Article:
2. Less security risk. Every device that's on your local network is a gateway with security dependent on whoever wrote the firmware for that device. And you just know that it's buggy and poorly tested at best, or even potentially offering a deliberate back door in some cases. Your Z-Wave or Zigbee hub is also a security risk, but at least it's one common risk for all connected devices.
Hehe, then put those devices on their own network. Almost every router out there has 'guest network' functionality, or spend $10 and buy a 2.4GHz router for your IOT devices.

Frankly, this is FUD anyways, most smart home devices are made by companies making equipment you probably already use in your house. Heck, TP-Link is one of the most popular router manufacturers right now.

And finally, if a rouge device can do anything harmful to you on your network, other then sucking up bandwidth, I'd say your network is designed poorly, and that's on YOU. If you want a secure network you HAVE to assume someone is plugged into it, IoT devices or not. What, are you enabling windows file sharing or something?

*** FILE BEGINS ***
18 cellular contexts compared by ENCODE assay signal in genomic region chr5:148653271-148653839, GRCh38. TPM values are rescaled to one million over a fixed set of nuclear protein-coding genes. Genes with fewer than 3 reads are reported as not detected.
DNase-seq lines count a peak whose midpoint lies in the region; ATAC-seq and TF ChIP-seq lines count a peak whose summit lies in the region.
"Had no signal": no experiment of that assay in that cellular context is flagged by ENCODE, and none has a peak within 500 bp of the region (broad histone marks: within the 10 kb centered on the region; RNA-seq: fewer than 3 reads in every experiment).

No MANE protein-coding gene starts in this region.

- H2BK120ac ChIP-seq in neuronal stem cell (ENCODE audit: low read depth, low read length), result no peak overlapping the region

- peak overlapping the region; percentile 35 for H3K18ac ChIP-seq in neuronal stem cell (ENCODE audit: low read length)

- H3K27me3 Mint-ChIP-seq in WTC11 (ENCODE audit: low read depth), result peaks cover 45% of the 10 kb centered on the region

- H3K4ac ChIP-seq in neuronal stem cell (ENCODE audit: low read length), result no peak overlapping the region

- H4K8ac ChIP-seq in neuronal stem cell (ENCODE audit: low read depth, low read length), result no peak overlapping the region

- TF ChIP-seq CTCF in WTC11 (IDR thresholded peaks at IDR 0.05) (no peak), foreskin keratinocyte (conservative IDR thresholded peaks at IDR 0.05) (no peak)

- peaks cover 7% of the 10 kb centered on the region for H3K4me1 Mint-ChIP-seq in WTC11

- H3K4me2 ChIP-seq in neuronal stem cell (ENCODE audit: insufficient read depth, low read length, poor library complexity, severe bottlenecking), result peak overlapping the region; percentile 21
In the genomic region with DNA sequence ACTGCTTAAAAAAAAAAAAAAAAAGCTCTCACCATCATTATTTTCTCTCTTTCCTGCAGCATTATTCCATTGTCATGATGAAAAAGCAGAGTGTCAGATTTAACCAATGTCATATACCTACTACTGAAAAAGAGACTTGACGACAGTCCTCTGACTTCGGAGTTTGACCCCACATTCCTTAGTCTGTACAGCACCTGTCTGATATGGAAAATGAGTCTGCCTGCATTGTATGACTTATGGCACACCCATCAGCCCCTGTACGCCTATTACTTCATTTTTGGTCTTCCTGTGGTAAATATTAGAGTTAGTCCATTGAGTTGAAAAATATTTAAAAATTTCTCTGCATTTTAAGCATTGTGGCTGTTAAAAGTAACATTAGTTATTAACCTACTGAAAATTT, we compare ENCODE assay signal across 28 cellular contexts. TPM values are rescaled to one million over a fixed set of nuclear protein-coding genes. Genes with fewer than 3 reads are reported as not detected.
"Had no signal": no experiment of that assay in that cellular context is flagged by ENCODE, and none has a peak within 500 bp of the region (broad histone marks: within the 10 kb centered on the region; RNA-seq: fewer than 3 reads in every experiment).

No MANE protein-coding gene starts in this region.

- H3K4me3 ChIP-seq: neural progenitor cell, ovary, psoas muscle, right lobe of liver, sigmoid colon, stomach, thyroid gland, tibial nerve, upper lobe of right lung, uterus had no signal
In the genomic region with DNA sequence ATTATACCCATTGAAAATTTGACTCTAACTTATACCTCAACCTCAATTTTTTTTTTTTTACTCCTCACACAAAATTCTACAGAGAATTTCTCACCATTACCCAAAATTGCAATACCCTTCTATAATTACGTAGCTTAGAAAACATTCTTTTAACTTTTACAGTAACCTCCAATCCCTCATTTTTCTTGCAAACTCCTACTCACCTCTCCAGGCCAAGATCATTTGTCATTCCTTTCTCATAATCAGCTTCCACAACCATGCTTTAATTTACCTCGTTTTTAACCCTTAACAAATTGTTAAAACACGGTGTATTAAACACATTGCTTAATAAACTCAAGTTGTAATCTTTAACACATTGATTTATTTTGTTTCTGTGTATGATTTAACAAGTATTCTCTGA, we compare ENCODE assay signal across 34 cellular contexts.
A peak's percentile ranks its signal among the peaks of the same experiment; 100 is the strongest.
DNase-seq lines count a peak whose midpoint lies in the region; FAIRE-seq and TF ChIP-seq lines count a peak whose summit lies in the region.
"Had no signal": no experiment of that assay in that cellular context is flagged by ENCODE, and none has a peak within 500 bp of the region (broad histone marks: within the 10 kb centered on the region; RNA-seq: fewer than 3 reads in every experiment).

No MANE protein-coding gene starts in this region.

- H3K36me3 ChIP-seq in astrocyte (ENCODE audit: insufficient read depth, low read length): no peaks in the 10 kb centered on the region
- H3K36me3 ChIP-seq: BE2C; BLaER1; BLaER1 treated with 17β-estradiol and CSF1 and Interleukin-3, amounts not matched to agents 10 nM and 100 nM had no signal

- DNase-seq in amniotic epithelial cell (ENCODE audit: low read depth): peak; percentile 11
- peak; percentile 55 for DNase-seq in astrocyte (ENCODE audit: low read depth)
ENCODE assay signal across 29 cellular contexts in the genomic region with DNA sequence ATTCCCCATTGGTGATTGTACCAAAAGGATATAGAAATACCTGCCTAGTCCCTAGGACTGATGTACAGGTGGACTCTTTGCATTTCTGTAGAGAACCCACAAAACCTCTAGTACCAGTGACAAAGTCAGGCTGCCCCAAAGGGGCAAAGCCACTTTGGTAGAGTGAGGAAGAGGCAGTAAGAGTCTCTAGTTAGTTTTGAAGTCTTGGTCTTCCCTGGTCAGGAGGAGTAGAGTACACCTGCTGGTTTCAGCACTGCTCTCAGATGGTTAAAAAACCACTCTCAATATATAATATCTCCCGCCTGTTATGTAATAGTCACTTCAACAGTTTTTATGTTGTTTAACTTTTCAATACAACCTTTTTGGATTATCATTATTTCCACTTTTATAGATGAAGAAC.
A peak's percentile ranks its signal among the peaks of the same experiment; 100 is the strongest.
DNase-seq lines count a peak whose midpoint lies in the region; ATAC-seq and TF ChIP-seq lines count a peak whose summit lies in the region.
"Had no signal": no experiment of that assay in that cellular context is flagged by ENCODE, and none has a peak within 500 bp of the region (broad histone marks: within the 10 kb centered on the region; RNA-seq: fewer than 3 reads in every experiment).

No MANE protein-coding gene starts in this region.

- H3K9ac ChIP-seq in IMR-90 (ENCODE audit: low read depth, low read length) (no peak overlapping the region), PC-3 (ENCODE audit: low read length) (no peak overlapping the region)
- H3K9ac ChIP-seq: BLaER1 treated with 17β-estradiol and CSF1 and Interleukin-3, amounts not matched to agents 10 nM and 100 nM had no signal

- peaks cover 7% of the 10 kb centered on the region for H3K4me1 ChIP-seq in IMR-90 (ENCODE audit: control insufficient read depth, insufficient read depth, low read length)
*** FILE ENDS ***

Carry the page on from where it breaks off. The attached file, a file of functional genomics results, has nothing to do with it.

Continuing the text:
Exp315 wrote:
Dec 15th, 2018 5:28 pm
3. Both Z-Wave and Zigbee devices can create a mesh network (optional capability, depends if they included it). That can extend the network to greater distances and into weak reception areas.
If you have a mansion big enough that 2.4GHz can't reach then I'd grant you that, but consider this: if there are dead spots in your WIFI in your home, wouldn't you want to fix that anyways?

Guess what those mesh WIFI devices are good for, and why they're so popular? The 'mesh' network that Z-Wave devices create is only good for your Z-Wave devices, won't help your iPad's WIFI connection.
Deal Addict
Mar 5, 2007
2746 posts
2145 upvotes
ma678 wrote:
Dec 15th, 2018 10:42 pm
I thought I did a lousy job to let the switch half way out of the wall socket. This thing is really big. Is there a way to squeeze it in the box?
Just push as hard as you can. Home electrical wiring is robust, if your pushing hard on it 'breaks' something the wiring was no good to begin with. I consider the pushing it in as a test.
Last edited by repatch on Dec 16th, 2018 11:18 am, edited 1 time in total.

Top